Many of the books on fibomyalgia tend to focus primarily on how to live with the condition. While there is value in this approach I believe we need more answers about why fibromyalgia is reported to be more common in women, but is in fact common to all genders, races, and socio-economic people.
The first of two books on fibromyalgia: Women and Fibromyalgia Living with an Invisible Dis-ease, iUniverse, 2007, is a book in which I shared twenty women’s stories of courage in living with this unbelievably common, debilitating and chronic condition. It is storytelling that allows voices to be heard that have often been silenced. During the process of interviewing the women I lived through an ‘aha’ moment that led me to a possible, and highly likely explanation about why fibromyalgia is reported primarily by women and others who are ultra sensitive and have experienced childhood trauma.
I included much of the existing research regarding fibromyalgia, and I explored the current theories, symptoms, medical and complementary treatments and economic implications of this syndrome. I did not either in the book or on this site give medical advice, nor did I then and now suggest any alternative or complementary therapies.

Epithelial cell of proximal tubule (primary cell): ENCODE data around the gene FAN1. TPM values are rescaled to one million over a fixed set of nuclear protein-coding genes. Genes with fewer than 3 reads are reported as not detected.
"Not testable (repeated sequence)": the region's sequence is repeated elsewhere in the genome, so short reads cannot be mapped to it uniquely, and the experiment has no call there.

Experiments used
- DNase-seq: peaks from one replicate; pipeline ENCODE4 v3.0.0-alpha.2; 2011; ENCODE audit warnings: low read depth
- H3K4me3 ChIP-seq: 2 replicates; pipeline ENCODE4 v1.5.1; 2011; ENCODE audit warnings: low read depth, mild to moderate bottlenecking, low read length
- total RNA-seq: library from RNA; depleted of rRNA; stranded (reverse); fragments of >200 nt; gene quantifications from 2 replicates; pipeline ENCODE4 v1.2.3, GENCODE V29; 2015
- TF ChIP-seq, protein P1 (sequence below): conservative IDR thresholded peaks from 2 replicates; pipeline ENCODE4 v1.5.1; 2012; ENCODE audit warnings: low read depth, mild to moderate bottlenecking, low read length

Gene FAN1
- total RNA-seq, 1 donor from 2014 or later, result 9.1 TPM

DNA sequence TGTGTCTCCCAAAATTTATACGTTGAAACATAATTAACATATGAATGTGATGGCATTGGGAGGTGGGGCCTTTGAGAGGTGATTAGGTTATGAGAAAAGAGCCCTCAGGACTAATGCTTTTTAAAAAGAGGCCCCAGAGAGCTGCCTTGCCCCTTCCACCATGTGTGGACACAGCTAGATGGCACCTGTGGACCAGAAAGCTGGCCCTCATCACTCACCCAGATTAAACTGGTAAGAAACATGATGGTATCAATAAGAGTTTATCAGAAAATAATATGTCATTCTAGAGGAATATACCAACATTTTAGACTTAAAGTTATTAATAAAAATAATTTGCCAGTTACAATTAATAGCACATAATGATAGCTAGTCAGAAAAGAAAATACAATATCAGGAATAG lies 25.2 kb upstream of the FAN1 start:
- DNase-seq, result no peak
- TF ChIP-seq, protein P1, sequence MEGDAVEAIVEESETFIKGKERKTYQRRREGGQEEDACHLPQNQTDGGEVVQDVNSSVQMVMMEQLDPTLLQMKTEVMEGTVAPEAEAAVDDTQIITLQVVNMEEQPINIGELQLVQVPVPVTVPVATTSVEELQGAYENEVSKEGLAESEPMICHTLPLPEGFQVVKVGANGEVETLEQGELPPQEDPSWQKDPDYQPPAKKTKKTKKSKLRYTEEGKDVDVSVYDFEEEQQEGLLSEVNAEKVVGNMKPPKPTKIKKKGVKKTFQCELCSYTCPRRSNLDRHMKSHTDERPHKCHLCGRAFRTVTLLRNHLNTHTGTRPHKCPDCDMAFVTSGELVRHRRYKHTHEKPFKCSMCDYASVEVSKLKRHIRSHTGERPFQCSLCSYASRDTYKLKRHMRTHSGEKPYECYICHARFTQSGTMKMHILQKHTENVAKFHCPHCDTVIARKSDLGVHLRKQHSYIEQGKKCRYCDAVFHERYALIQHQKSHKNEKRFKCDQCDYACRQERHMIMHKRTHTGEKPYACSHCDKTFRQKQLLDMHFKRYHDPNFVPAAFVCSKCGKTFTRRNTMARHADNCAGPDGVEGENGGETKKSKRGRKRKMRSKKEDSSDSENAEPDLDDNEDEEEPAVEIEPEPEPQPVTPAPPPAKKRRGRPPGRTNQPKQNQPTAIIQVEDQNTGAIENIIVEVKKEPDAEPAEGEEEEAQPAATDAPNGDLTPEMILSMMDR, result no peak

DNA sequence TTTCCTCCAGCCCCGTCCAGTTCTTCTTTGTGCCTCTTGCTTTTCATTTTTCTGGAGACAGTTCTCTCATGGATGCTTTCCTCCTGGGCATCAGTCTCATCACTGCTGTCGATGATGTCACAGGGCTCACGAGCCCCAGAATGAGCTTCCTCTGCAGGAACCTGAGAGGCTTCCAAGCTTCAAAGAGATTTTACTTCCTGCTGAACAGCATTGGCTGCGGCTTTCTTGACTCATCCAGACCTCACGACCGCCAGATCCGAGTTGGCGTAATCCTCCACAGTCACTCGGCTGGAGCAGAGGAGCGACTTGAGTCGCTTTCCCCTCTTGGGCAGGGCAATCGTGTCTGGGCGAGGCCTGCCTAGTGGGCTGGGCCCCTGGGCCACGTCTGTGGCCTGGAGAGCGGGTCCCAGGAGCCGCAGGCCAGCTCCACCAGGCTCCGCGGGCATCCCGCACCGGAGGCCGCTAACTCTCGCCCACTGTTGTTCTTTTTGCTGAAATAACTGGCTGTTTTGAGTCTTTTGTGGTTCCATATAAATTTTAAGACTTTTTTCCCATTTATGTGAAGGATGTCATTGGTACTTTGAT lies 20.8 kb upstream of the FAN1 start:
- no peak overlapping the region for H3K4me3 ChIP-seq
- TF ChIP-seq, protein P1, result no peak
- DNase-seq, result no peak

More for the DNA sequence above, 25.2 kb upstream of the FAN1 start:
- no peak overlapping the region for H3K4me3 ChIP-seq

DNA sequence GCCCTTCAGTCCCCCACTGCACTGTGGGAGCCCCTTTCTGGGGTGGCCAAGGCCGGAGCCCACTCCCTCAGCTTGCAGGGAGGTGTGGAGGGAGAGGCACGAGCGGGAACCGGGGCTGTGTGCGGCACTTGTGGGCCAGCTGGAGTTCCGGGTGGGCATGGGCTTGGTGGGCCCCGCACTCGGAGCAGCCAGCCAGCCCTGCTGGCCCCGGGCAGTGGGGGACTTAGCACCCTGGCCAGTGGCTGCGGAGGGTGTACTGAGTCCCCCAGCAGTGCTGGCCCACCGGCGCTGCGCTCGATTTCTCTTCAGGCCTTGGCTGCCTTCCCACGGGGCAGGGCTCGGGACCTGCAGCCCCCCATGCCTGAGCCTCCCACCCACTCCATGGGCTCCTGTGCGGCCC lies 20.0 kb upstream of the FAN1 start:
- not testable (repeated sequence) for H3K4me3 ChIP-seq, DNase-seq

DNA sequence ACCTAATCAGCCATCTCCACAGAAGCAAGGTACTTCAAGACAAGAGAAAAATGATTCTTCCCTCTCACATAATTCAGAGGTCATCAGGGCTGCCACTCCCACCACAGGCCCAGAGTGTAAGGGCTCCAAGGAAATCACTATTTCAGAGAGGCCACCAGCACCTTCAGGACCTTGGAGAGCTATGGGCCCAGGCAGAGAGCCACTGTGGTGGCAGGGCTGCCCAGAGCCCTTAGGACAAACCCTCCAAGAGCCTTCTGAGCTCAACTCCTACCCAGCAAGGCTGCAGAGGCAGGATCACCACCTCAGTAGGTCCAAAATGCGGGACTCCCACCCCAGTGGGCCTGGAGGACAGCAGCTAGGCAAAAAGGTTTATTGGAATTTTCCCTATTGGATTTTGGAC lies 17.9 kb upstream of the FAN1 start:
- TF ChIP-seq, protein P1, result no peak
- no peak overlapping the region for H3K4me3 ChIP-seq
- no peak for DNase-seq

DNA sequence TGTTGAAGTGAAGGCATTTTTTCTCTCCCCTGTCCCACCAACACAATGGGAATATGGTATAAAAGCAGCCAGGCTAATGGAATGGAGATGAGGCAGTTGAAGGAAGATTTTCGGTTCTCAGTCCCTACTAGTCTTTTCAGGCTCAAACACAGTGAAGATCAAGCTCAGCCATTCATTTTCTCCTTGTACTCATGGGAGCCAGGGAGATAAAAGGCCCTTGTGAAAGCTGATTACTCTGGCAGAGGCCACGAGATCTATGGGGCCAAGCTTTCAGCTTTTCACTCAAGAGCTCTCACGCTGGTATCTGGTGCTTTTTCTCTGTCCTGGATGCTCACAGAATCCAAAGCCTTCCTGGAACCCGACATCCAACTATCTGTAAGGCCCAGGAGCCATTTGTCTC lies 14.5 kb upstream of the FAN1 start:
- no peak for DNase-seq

This book would be of interest to all who have fibromyalgia, and/or chronic fatigue, accompanied by chemical sensitivities , and their families, as well as researchers who are interested in these conditions. Academics and health professionals who are involved with issues regarding women and health will also find the content of this book informative. While some may disagree with the theory I presented regarding the gender aspect of fibromyalgia, I believe most readers will find the ideas challenging and thought provoking.
And now, just published, is a sequel “Fibromyalgia: Unravelling the Mysteries of the Dis-ease”, published by iUniverse (2022). In this book I discuss the personality characteristics of those who develop this syndrome, causes, symptoms and how to live a better life with the challenges of this painful condition. The relationship between fibromyalgia, chronic fatigue syndrome, PTSD, multiple chemical sensitivities and other invisible conditions is discussed in detail. The theory I developed regarding those who are more susceptible to this dis-ease is one which could be challenged but is the result of the many years of writing the blogs on womenandfibromyalgia.com (which are currently deleted to protect the anonymity of the commentators) and the hundreds of persons who wrote to me regarding living their lives with the many frustrations that are integral to that demon-fibromyalgia. The index will show some of the various blogs I wrote over many years of researching, interviewing, writing and living with fibromyalgia.
This second book is more subjective and recounts much of my own experiences over many years.